1) Source Lists: the standard source detection routine was run on each science window, and the results concatonated. The post-processing coordinate corrections were applied.
2) Image Mosiacs: the standard mosaics of science windows were created and the post-processing coordinate correction applied.
3) High-Res Image Centers: the RUDI-5 format hi-res image centers were cross-correlated, shifted, and stacked, with the post-processing coordinate correction applied.
1) Since the exposure length is generally set by the X-ray requirements, the catalogue has very uneven sensitivity. Alhough there are some defaults, filter coverage is also very uneven.
2) Since each science window of a RUDI-5 format image is taken independently, each has a different coordinate correction. For various technical reasons, OMCat was only able to apply a coordinate correction to entire images rather than individual science windows. As a result, the central window is often offset compared to the surrounding windows.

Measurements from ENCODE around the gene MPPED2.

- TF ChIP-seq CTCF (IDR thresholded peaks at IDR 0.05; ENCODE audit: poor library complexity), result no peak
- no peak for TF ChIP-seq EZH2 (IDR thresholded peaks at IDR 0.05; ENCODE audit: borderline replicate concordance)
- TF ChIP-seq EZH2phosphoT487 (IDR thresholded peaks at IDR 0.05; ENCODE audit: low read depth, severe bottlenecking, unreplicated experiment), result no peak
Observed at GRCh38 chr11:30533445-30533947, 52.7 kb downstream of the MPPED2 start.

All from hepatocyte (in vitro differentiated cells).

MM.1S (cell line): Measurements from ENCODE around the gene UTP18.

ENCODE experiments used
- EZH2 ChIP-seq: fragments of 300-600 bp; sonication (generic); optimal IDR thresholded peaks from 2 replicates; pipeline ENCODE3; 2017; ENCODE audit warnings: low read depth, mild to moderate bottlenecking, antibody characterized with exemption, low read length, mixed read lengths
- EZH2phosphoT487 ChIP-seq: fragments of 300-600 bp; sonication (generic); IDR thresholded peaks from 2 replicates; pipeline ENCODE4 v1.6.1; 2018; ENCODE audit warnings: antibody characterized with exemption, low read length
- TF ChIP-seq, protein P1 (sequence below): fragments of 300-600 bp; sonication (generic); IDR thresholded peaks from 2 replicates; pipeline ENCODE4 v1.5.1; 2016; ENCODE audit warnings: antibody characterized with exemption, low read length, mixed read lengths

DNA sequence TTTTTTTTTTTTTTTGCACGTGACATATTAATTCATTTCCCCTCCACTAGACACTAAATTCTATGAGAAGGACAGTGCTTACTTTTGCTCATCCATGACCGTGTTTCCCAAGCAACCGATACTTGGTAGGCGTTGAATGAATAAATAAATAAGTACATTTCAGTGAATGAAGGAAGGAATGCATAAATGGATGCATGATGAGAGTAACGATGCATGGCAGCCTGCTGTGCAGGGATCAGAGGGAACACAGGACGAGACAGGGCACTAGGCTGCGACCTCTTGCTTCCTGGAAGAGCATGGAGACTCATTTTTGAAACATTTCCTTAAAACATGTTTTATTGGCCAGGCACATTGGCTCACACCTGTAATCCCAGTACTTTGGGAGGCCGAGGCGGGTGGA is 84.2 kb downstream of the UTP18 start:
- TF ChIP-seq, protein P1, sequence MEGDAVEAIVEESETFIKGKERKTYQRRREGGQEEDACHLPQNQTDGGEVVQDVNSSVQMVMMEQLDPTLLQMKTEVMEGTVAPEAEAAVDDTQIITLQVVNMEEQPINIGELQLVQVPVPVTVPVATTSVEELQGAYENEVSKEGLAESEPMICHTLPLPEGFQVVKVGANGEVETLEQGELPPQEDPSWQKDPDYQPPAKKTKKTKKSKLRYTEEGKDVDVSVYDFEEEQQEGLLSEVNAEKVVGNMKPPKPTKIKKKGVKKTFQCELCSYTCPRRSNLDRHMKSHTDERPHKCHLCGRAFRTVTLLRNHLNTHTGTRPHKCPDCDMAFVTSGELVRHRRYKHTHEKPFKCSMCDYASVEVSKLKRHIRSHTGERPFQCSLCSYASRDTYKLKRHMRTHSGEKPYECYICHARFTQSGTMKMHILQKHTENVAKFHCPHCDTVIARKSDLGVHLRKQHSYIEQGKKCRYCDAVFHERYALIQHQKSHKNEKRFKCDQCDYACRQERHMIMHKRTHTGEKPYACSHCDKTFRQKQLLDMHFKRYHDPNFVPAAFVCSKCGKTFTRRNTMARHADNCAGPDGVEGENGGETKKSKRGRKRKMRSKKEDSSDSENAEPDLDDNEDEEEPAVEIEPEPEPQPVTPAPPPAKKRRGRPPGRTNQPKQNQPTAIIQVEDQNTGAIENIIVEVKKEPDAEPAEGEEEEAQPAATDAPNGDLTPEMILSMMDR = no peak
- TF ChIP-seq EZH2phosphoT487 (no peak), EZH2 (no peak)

3) There are many spurious sources due to diffraction spikes, read-out streaks, ghosts, or other optical effects. Many of these sources are flagged as optical defects, but many legitimate sources are similarly flagged, so one can not easily remove the spurious sources. Setting a S/N criterion of 3 does much to remove the spurious sources, but is not entirely successful.
The OMCat's greatest strength is providing UV/Optical fluxes and counterparts to sources detected at other energies. Given the caveats above, using the catalogue to create a statistical sample of sources is unwise. Using the catalogue for finding classes of interesting sources is possible, but requires significant attention to spurious sources.
A full description of OMCat can be found in Kuntz et al. (2008) PASP 120, 740.
OMCat and OMCatII
Much of the post-processing executed for OMCat has now been incorporated into SAS, as have a number of improvements suggested by the OMCat effort at GSFC. As a result, all of the public OM data is currently being reprocessed at GSFC. OMCatII will contain the same data products as OMCat, though in a slightly different format.
1.) There will be many fewer spurious sources.
2.) The data quality flags are more meaningful.
3.) The astrometric correction for individual sources will be better since the corrections are now done on a science window by science window basis.
4.) Source detection is now run on both individual science windows and entire mosaics, so the source detection limit will be somewhat more sensitive.
5.) There is some possibility of running source detection on mosaics of multiple obsids.